The CFPB has issued an Advance Notice of Proposed Rulemaking in connection with its rulemaking to implement Section 1033 of the Dodd-Frank Act.  Section 1033 requires consumer financial services providers to give consumers access to certain financial information.  Comments on the ANPR will be due no later than 90 days after the date the ANPR is published in the Federal Register.

Section 1033 requires that “[s]ubject to rules prescribed by the Bureau, a covered person shall make available to a consumer, upon request, information in the control or possession of such person concerning the consumer financial product or service that the consumer obtained from such covered person, including information related to any transaction, or series of transactions, to the account including costs, charges, and usage data.  The information shall be made available in an electronic form usable by consumers.”  It also requires the Bureau to consult with the Fed, OCC, FDIC, and FTC to ensure, to the extent appropriate, that any rule implementing Section 1033 imposes substantively similar requirements on covered persons, takes into account conditions under which covered persons do business both in the U.S. and in other countries, and does not require or promote the use of any particular technology in order to develop compliance systems.

The Bureau indicates in the ANPR that its discussion of the issues raised by Section 1033 implementation and the questions on which it seeks comment are informed by the various steps it has previously taken with respect to Section 1033.  Those steps include a 2016 request for information, a 2017 statement of principles, and a 2020 symposium.

Highlights of the Bureau’s discussion include the following:

  • In recent years, there has been a rapid and substantial growth in the number and usage of products and services that use or rely upon consumers’ ability to authorize third-party access to consumer data.  The growth in authorized data access has been accompanied by an expansion of the number of distinct applications for authorized data, such as personal financial management, financial advisory services, assistance in shopping for and selecting new consumer financial products and services, making payments, credit profile improvement and underwriting.
  • While data users may access consumer data from data holders without the use of intermediaries, the Bureau understands that currently most authorized data access is effected through data aggregators who access and transmit consumer financial data pursuant to consumer authorization.  While the market for data aggregation services has thus far focused primarily on aggregators offering services to data user clients, there has been a shift in recent years towards aggregators performing services for providers in the providers’ capacity as data holders.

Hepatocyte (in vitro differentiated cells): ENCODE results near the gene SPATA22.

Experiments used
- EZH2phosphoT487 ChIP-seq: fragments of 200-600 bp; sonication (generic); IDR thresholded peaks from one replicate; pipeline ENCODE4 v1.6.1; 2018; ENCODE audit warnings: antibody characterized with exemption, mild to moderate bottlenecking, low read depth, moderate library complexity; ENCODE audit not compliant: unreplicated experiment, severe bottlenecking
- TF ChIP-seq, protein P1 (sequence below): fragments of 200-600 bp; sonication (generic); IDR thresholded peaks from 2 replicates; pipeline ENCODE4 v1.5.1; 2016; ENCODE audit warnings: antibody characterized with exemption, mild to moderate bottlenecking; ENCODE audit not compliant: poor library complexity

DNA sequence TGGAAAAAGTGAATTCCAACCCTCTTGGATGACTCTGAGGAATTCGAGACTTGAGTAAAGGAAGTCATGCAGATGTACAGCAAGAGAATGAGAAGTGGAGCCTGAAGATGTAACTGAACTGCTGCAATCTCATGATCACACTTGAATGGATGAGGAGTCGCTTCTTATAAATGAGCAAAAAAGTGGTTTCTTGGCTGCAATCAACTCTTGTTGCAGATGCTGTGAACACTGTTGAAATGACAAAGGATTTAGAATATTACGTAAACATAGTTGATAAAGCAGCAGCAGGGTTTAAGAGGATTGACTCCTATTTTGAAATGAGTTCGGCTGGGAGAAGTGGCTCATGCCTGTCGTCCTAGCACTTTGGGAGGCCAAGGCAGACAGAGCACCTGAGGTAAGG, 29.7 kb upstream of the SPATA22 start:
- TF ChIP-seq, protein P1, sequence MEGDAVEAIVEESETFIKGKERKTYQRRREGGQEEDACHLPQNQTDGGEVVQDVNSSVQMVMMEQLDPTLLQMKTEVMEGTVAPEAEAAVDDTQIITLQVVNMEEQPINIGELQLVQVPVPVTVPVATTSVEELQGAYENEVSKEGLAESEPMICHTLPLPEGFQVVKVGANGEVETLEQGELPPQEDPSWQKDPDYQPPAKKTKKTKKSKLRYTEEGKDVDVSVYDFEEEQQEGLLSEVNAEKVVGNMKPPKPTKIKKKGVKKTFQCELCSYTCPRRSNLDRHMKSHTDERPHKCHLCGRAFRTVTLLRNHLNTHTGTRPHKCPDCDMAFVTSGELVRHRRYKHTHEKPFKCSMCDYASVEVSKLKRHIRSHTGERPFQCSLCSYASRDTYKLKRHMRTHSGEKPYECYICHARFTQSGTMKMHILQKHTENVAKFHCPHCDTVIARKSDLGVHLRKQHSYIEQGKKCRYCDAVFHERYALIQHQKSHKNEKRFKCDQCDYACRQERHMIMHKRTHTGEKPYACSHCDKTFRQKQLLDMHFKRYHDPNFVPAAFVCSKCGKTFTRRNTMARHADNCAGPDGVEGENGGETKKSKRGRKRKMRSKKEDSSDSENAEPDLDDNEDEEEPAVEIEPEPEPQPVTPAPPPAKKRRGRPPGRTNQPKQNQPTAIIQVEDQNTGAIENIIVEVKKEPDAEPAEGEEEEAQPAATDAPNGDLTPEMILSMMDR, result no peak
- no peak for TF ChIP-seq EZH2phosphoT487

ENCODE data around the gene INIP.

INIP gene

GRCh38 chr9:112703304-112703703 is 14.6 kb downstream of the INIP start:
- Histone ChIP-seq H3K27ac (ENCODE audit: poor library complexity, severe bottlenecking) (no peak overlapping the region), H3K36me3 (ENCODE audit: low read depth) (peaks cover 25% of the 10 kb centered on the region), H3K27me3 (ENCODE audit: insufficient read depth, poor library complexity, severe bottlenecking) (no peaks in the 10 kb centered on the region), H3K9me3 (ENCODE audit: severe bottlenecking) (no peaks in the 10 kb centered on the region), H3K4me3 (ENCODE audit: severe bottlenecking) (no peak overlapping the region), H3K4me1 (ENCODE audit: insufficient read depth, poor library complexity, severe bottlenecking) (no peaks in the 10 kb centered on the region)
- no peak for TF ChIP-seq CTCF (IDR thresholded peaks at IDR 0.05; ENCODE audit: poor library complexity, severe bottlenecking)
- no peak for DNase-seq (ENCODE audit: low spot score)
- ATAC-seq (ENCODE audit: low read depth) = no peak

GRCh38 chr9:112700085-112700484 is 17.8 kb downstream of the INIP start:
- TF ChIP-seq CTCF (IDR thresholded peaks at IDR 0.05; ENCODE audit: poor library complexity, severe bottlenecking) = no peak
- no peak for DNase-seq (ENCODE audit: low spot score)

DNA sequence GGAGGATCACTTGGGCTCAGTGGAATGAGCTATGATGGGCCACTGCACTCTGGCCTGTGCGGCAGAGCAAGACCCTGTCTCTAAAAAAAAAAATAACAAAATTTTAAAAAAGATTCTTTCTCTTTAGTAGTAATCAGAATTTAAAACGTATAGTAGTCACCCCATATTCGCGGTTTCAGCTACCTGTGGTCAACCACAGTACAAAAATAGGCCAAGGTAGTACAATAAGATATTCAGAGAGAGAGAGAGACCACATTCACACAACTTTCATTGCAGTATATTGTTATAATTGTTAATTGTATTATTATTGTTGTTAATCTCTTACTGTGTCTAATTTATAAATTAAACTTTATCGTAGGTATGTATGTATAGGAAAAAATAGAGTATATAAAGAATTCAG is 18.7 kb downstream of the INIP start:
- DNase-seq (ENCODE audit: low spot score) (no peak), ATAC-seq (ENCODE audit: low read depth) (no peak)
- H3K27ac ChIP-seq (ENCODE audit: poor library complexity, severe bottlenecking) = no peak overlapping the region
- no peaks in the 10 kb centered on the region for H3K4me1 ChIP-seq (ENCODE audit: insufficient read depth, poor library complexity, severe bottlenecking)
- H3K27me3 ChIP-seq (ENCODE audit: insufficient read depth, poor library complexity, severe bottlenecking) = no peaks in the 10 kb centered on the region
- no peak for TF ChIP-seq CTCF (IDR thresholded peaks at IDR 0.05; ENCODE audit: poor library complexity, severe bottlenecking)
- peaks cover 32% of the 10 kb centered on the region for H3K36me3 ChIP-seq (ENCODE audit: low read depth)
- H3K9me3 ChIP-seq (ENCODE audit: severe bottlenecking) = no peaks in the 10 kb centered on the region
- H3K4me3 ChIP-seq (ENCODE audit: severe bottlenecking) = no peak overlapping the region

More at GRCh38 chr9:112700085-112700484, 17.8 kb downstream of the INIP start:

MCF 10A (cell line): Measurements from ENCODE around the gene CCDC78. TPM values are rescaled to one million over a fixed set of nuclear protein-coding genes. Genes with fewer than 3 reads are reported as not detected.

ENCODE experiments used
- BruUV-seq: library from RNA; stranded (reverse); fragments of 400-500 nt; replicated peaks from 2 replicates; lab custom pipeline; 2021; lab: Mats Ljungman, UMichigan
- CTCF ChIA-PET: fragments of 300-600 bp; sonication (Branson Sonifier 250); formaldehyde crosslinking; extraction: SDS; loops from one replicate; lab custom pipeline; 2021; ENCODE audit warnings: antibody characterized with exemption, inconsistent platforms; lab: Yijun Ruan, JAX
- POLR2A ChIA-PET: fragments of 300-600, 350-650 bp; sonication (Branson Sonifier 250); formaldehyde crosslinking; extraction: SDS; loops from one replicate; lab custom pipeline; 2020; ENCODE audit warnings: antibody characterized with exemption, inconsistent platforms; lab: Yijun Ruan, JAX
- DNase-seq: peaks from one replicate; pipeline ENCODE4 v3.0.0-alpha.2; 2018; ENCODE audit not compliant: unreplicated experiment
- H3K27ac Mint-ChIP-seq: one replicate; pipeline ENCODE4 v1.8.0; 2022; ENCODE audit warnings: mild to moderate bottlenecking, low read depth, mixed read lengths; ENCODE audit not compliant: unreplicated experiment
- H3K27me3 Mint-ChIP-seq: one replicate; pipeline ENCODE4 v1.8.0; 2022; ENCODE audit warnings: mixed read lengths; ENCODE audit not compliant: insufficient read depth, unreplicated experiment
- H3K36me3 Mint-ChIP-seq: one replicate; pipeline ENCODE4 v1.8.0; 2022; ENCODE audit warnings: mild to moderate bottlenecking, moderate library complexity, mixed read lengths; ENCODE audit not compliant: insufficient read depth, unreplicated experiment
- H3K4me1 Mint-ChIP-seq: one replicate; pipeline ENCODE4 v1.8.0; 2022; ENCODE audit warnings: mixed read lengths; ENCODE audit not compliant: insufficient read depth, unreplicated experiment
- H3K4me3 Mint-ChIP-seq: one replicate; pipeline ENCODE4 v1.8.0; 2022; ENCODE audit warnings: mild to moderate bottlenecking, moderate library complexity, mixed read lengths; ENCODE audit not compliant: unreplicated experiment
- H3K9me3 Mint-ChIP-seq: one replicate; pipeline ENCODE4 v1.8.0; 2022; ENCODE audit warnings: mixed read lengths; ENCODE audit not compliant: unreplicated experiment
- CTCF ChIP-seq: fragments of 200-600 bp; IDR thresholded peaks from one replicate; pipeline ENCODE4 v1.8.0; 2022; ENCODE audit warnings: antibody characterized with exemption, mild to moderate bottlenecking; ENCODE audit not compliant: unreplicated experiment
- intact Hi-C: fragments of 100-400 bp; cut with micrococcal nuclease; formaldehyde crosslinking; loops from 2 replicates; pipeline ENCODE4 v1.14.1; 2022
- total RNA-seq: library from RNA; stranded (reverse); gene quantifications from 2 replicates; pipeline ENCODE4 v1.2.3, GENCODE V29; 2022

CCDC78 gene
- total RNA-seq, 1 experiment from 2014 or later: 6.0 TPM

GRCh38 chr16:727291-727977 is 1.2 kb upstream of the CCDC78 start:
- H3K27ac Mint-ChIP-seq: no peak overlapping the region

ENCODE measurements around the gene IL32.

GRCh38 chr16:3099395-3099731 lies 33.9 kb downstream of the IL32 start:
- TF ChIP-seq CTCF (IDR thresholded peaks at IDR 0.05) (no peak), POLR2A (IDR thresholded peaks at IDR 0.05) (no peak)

• To date, most consumer-authorized third parties have accessed consumer data through data holders’ digital banking portal using digital banking credentials the consumer shared with third parties.  Such access generally does not require a formal agreement between data holder and data user or aggregator.  Recently, formal, bilateral access agreements between large aggregators and large data holders have emerged.  These agreements seek generally to move authorized access away from credential-based access and screen scraping toward tokenized access, commonly through application programming interfaces or “APIs.”  Recent developments may signal a broader move towards multilateral standards for data access, similar to how network standard function in two-sided payment card markets.
  • It is unclear how evolving access practices and standards will effect competition or innovation in markets in which participants use authorized data or how effectively they will address other consumer protection risks that may arise with authorized access, including risks related to the methods by which consumer data is accessed and the purposes for which data users may use authorized data.
  • Other federal laws with potential implications for consumer access to financial records pursuant to Section 1033 include the Gramm-Leach-Bliley Act, the FCRA, and the EFTA.

The ANPR contains a series of questions on which the Bureau seeks comment.  The questions are grouped into the following nine topics:

  • Benefits and costs of consumer data access
  • Competitive incentives and authorized data access
  • Standard-setting
  • Access scope
  • Consumer control and privacy
  • Legal requirements other than section 1033
  • Data security
  • Data accuracy
  • Other information